Major cities such as Auckland, Nairobi, Seattle and Vancouver now get the majority of their electricity needs from renewables such as hydro, geothermal, solar and wind.
The list, compiled by non-profit CDP, is more than double the 42 cities that reported that they were powered by at least 70% clean energy in 2015.
With cities thought to be responsible for 70% of energy-related CO2 emissions, researchers insist there is “immense potential” for them to lead the global low-carbon transition.
“Reassuringly, our data shows much commitment and ambition,” said CDP director of cities Kyra Appleby.
Indeed, 58 US cities and towns have now committed to transition to 100% renewable energy, in spite of the Federal Government’s decision to pull the country out of the US Paris Agreement. Earlier this month, Denton in Texas and St. Louis Park in Minnesota became the latest communities to establish such targets.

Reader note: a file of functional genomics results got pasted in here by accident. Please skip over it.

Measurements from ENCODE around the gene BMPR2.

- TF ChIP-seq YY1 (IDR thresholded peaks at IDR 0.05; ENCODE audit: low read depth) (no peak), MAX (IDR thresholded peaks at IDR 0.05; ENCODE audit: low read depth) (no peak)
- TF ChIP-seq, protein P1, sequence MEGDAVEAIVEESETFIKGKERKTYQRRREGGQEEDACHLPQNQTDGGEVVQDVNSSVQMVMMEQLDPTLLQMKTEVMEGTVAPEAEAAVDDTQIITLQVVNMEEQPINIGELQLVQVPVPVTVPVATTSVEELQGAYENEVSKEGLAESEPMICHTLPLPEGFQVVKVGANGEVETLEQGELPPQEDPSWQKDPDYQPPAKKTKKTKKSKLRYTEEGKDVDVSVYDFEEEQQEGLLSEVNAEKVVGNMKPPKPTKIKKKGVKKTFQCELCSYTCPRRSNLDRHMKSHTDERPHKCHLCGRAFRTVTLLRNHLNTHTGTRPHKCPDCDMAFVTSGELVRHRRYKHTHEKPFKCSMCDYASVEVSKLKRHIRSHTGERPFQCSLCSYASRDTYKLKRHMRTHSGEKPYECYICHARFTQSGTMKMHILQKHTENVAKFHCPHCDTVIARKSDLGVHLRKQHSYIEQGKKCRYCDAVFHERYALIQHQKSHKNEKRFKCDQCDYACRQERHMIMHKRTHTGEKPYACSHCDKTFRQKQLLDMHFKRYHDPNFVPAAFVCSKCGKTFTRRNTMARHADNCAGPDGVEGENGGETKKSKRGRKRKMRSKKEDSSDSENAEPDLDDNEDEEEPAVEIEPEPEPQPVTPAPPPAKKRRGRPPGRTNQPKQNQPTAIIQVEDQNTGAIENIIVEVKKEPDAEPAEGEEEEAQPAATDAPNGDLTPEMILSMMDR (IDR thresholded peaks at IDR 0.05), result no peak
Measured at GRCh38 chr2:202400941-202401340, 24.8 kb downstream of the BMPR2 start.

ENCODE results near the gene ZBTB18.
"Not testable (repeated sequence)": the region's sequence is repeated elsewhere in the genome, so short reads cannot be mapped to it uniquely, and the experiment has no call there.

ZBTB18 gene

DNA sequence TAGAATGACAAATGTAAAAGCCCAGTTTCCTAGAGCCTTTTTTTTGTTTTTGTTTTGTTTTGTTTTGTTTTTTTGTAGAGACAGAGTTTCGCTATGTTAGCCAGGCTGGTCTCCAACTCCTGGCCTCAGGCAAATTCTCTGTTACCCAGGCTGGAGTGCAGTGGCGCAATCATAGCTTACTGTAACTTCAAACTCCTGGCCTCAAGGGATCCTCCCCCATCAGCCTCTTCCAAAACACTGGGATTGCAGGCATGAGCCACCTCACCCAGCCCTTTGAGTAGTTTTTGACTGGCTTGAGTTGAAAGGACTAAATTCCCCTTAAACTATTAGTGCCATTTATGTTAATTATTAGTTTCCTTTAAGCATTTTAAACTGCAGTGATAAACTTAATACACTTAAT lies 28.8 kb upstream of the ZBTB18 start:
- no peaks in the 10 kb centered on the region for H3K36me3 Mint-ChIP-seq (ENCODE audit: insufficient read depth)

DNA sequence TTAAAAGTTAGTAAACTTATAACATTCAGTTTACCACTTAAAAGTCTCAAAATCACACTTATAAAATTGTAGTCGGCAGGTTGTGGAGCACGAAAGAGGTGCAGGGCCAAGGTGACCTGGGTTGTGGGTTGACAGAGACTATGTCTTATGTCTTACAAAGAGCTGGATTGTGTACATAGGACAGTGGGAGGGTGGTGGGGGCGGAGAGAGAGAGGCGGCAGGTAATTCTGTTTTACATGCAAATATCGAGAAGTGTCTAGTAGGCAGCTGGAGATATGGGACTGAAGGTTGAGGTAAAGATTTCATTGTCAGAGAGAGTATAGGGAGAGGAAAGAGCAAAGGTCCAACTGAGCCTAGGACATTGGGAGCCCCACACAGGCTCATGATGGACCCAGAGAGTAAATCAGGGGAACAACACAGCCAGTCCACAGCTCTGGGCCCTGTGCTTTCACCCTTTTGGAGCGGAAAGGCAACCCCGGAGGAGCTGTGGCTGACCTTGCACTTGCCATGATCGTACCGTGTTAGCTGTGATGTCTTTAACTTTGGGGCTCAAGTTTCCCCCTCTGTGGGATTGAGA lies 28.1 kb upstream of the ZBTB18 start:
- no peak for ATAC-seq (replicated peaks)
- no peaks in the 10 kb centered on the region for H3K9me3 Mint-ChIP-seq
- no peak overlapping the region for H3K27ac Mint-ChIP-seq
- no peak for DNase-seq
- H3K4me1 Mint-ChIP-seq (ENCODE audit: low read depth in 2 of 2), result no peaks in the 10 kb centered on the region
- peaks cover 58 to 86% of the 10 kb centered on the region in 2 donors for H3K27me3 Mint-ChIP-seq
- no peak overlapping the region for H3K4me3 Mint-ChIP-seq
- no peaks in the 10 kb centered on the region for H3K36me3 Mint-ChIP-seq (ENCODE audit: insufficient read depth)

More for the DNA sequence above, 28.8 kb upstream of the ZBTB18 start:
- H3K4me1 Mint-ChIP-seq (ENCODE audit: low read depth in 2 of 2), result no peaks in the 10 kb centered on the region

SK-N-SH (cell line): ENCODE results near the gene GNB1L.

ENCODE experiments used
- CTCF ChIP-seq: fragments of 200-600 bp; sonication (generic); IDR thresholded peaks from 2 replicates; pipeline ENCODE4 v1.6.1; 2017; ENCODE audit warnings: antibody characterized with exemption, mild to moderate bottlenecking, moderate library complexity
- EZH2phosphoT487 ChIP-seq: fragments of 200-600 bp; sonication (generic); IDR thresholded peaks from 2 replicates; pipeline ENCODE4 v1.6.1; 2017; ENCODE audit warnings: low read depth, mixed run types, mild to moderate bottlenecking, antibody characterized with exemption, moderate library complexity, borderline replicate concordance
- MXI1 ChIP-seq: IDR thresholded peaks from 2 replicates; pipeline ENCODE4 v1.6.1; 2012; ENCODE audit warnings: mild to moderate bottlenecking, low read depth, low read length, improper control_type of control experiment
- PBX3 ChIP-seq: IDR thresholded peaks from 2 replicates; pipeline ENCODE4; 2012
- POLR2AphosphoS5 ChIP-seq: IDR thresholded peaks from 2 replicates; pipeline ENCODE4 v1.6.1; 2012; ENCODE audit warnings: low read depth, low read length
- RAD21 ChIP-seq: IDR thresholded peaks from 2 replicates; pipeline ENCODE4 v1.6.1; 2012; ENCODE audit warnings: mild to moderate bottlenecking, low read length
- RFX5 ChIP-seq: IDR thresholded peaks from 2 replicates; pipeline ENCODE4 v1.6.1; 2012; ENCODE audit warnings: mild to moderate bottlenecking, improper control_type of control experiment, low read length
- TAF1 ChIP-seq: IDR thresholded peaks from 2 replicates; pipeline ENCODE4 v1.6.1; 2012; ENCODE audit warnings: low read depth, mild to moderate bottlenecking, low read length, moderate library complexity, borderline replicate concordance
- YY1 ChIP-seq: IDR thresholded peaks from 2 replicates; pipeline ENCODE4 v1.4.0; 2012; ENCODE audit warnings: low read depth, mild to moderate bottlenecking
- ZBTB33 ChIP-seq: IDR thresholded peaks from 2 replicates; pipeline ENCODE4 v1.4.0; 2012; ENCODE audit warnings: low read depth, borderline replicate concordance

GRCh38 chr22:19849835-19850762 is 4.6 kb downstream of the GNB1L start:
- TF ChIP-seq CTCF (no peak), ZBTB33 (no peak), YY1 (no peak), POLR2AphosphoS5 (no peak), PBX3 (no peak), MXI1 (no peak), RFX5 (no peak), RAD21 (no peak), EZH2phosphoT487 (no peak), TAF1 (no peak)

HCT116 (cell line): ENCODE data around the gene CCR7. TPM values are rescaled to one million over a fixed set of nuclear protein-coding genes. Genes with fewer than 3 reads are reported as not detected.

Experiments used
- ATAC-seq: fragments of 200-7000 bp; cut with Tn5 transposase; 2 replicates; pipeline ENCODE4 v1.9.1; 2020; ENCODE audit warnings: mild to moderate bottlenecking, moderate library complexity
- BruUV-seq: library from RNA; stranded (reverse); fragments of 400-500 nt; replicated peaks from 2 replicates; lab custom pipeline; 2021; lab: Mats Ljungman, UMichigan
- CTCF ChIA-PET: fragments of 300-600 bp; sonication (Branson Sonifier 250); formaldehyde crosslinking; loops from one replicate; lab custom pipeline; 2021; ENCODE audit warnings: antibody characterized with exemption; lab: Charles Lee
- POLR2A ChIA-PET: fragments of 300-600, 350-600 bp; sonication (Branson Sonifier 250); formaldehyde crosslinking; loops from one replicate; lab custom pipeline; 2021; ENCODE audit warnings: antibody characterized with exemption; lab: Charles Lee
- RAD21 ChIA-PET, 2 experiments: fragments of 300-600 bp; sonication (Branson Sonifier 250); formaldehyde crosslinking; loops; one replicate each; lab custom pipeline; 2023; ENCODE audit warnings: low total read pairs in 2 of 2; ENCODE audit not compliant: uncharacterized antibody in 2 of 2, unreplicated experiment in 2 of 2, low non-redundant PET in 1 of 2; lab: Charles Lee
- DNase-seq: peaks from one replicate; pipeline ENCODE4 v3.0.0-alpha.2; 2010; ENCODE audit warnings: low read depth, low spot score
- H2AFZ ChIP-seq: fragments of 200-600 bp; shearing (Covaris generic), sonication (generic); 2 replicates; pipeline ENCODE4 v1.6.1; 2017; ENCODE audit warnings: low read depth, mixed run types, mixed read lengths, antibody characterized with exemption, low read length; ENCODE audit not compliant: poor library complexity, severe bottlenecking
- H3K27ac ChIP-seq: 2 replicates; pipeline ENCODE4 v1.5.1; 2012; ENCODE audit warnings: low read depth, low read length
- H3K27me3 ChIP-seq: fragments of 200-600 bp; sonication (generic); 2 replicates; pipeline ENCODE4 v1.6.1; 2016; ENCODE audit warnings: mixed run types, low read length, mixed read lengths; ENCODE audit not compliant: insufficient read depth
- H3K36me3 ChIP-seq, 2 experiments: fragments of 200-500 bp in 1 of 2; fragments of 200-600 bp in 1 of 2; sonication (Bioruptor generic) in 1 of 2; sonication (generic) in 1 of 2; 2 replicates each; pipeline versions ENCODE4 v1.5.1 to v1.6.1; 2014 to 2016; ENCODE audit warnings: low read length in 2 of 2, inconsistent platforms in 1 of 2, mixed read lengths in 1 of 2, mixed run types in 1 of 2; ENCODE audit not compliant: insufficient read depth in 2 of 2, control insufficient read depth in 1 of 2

Closer to home, there is a growing momentum among British regions to commit to clean energy.
“Cities not only want to shift to renewable energy but, most importantly – they can. We urge all cities to disclose to us, work together to meet the goals of the Paris Agreement and prioritize the development of ambitious renewable energy procurement strategies. The time to act is now.”
Some cities named in the report are already powered by 100% renewable electricity. Reykjavik, Iceland sources all electricity from hydropower and geothermal, and is now aiming for all vehicles to go fossil-free by 2040.
Elsewhere, Basel’s own energy supply company powers the city’s electricity, mainly through hydropower, while Vermont’s largest city, Burlington, now obtains 100% of its electricity from wind, solar, hydro, and biomass.
CDP’s analysis comes on the same as the UK100 network of Local Government leaders announced that more than 80 UK towns and cities, including Manchester, Birmingham, Newcastle and Glasgow have committed to switch to 100% renewable energy by 2050.
CDP claims that global cities are currently instigating renewable energy developments valued at $2.3bn across 150 projects. This forms part of a wider shift by cities to develop 1,000 clean infrastructure projects worth more than $52bn, including electric transport and energy efficiency.